December 5, 2012
Scouting the Great White North
The Evolution of Baseball in Canada
“An athlete’s an athlete, whether it’s a Canadian kid out of Port Hope or a kid from San Diego.” —Paul Quantrill
Tony Lucadello developed a reputation as one of the best scouts in baseball. In his career, Lucadello signed dozens of future big leaguers, most notably Hall of Famers Mike Schmidt and Ferguson Jenkins. As Lucadello pursued young talent, he not only brought talented players into professional baseball, but he also, perhaps by accident, sparked a cultural phenomenon.
“He had an impact on me,” Brewers’ GM Doug Melvin said of Ferguson Jenkins. “Wanting to play the game and recognizing that Canadians [could] play baseball” was huge not only for Melvin, but for Canadians everywhere. Melvin and Jenkins hail from the same hometown of Chatham, Ontario. Canadian baseball has made slow progress over the years, and star players like Jenkins have helped to blaze a trail for other young players. But Jenkins could only do so much; the scouting scene in Canada wasn’t what it is today. When Melvin grew up, he didn’t encounter scouts until he attended a tryout camp in Midland, Michigan as a 13-year-old. “Back then it was tryouts…[it was] an era when if you wanted to play baseball in Canada you almost had to go and seek out the tryouts. [They] were the best way [to be exposed].”
Melvin was followed loosely throughout his high school years before Pirates’ scout Ken Beardslee signed him to a contract with a $1,000 signing bonus. “Yeah, it’s a little different now,” Melvin joked. “At the time you don't even negotiate; you’re just thankful that you got recognized, and you’re afraid to ask for $5,000…because you understand [that] the opportunity is more important than an extra thousand dollars or so.” Young Canadian players needed to really love playing baseball if they wanted to sign pro contracts in the late 60s and early 70s; the days of million-dollar bonuses were many years away.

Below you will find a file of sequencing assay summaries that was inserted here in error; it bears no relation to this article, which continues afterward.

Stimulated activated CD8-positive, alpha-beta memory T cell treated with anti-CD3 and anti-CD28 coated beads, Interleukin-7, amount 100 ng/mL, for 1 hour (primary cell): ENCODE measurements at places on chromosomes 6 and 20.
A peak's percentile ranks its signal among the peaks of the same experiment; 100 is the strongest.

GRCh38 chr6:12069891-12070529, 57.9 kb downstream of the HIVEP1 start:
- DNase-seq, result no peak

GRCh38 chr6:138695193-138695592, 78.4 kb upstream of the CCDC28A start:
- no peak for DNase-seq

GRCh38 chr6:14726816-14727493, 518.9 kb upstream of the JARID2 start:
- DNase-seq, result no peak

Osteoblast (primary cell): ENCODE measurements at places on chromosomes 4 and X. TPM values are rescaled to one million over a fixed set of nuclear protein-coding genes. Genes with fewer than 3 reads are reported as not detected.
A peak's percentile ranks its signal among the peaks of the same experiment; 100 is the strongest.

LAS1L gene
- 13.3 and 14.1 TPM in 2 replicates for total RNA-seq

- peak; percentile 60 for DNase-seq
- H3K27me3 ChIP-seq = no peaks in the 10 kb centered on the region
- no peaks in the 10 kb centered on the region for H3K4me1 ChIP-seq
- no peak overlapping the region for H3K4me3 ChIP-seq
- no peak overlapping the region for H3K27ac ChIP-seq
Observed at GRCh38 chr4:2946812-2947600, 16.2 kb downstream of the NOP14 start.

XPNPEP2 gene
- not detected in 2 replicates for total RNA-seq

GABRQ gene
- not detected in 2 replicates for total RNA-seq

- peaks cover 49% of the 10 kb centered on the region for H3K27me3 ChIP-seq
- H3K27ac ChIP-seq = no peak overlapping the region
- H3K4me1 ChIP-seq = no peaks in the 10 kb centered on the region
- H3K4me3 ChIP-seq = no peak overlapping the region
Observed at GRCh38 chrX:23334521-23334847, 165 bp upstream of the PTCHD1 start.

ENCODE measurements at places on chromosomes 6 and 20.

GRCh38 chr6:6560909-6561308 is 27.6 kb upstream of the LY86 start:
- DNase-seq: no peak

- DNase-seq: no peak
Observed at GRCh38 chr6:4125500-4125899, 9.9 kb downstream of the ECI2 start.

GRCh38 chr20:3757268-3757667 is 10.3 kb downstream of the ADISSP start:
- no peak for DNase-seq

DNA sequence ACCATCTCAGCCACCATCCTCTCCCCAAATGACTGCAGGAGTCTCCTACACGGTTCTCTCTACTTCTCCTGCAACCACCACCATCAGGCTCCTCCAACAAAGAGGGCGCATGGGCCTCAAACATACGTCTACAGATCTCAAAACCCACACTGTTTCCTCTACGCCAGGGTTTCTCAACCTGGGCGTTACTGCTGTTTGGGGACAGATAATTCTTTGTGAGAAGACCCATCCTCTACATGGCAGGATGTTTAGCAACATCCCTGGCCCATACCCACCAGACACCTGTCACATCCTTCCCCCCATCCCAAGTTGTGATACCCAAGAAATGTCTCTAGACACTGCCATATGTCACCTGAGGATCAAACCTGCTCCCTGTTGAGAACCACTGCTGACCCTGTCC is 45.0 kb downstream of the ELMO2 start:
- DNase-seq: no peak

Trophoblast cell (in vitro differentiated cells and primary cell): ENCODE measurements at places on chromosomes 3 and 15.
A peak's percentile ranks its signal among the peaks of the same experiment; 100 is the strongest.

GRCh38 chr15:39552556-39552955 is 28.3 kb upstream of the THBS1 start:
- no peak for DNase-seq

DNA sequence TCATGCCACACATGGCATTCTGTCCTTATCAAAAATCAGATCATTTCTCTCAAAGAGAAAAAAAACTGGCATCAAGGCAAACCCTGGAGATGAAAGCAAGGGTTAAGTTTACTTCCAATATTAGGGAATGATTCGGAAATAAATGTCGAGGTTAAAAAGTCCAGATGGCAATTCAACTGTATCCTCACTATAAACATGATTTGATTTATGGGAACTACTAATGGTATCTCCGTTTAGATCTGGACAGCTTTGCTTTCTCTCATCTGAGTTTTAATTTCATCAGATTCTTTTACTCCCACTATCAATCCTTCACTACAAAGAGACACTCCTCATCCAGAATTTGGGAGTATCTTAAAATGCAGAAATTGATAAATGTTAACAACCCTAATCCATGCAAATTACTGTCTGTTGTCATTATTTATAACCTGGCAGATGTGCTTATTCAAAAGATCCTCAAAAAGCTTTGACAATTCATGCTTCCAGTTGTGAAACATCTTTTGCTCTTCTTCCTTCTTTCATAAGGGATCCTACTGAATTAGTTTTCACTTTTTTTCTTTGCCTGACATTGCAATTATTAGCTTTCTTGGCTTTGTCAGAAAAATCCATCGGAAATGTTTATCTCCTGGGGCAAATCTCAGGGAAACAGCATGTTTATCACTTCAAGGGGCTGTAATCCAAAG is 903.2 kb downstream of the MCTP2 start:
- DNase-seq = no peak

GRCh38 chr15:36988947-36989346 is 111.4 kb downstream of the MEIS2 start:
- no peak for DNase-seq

Today, things have changed. Every organization now has scouts who cover Canada. Just about every young player, even those with a remote interest in baseball, can find a place to play the game. The talented players are on everyone’s radar. One such player is Cal Quantrill, a projectable Stanford commit who can run his fastball into the low 90s. Cal’s father, Paul, enjoyed over a decade of playing in the big leagues.
Paul Quantrill grew up in Port Hope, a small town in southwestern Ontario. His father’s work relocated the family to Okemos, Michigan, where Paul’s baseball career took off. He was first drafted in the 26th round of the 1986 draft but decided to attend the University of Wisconsin at Madison instead. After school, he became a sixth round pick of the Boston Red Sox in 1989.